Adequate pregnancy weight gain is essential for a healthy baby. But recent research from the National Institute of Health says that moms-to-be might be gaining too much:
Women who gave birth between 1959 and 1966 had an average pre-pregnancy BMI of 23, while 21st-century moms tipped the scales at almost 25. The latter number is significant because a body mass index of 25 is considered to be overweight.
And guess what? The more overweight you are, the longer you’ll labor, especially first-time moms. One study in Obstetrics & Gynecology found that obese first-time moms took almost two hours longer to dilate from 4 to 10 centimeters than normal-weight first-timers. “Labor is an intense physical activity,” says Amy Thompson, MD, assistant professor of obstetrics and gynecology at the University of Cincinnati. “Women who are fit have shorter labors and recover more quickly.”
There’s more: Excess pregnancy weight gain is associated not only with longer labor times, but also a higher risk for C-sections, preeclampsia, gestational diabetes, macrosomic (meaning really big) babies and long-term health problems. Another potential problem? Pregnancy snoring, which could result in high blood pressure.
So, how much pregnancy weight gain is normal—and what’s the best way to put on the pounds?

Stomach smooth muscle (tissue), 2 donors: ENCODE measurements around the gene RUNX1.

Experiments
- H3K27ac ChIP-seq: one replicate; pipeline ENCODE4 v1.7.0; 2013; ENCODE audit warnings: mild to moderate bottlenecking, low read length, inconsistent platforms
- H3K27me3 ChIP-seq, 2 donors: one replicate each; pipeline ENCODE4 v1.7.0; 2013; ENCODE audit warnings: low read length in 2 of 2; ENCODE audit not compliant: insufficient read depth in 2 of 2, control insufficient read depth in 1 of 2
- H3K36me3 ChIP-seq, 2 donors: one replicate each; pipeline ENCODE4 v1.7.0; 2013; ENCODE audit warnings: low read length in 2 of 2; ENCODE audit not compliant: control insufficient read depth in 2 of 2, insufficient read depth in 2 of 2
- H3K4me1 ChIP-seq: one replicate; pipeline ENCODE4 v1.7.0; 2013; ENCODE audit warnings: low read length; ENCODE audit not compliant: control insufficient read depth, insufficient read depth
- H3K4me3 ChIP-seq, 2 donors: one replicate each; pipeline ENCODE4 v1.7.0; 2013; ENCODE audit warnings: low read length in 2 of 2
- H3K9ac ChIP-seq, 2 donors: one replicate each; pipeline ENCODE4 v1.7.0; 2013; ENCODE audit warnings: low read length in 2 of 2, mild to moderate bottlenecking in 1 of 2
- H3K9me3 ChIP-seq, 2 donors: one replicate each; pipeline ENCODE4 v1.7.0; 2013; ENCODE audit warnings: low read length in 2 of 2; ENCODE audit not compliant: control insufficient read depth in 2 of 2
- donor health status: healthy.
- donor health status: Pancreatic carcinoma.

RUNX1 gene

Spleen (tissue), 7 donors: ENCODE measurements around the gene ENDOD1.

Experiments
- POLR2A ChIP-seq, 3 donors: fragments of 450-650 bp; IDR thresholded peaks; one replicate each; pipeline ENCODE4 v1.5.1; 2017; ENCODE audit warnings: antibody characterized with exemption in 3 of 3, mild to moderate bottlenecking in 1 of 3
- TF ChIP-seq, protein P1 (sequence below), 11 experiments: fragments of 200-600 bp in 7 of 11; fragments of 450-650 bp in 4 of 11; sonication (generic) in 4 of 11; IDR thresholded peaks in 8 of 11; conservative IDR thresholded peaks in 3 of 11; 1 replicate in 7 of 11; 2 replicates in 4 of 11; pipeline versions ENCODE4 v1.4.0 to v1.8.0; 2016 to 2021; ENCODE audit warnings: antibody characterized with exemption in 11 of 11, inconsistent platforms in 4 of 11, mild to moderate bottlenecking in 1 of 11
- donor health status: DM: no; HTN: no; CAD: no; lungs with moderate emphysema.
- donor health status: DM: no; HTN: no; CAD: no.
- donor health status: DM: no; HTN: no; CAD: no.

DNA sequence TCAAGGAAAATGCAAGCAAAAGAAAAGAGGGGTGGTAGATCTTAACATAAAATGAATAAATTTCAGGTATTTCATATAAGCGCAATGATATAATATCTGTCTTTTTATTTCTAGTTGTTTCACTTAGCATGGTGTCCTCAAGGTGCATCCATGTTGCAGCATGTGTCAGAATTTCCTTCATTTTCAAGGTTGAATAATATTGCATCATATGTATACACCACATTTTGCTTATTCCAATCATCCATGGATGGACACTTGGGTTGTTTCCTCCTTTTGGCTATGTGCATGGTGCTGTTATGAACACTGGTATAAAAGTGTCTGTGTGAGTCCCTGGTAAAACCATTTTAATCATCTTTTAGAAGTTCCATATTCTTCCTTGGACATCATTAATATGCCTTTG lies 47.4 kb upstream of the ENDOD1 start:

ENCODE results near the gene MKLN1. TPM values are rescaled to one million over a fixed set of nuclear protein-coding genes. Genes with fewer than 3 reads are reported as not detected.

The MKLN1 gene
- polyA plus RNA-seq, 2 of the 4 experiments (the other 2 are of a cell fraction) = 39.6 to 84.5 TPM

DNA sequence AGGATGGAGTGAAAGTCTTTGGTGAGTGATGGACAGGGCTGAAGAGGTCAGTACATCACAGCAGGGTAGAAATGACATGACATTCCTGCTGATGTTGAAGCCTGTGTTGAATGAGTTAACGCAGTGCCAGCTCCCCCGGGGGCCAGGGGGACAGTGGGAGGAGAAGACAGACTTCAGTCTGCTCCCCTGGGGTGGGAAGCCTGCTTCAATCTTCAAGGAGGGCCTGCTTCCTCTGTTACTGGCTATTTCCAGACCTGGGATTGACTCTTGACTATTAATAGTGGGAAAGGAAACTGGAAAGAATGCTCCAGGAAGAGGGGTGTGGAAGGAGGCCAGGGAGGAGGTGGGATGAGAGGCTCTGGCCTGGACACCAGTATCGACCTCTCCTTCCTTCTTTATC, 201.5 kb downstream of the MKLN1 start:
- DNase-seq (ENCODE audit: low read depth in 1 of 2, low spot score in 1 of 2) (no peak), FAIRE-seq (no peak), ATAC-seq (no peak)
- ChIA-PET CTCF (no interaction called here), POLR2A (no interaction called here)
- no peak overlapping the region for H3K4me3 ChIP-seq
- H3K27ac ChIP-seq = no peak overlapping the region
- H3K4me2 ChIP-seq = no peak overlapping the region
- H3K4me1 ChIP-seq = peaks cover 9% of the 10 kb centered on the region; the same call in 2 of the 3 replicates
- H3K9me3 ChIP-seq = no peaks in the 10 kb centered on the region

Guidelines for healthy pregnancy weight gain
Gain 2 to 4 pounds total during your first trimester, and 3 to 4 pounds per month after that. For women at a normal weight (BMI of 18.5 to 24.9), the guidelines recommend a total gain of 25 to 35 pounds. Overweight women (BMI of 25 to 29.9) should gain less—15 to 25 pounds. Obese women (BMI greater than 30) need to limit their gain to 11 to 20 pounds. Calculate your BMI at nhlbisupport.com/bmi.
Walk for 45 minutes daily. Unless you have a high-risk pregnancy, most women can do this. “Regular, low-impact exercise during pregnancy will give you more energy and stamina during labor,” says Thompson.
Eat no more than 300 extra calories a day during the last six months of pregnancy.
You really don’t need too many extra calories now, which means you’ve got to make these 300 calories count. Your baby needs nutritious foods to develop properly, not chips and desserts.
By Nancy Gottesman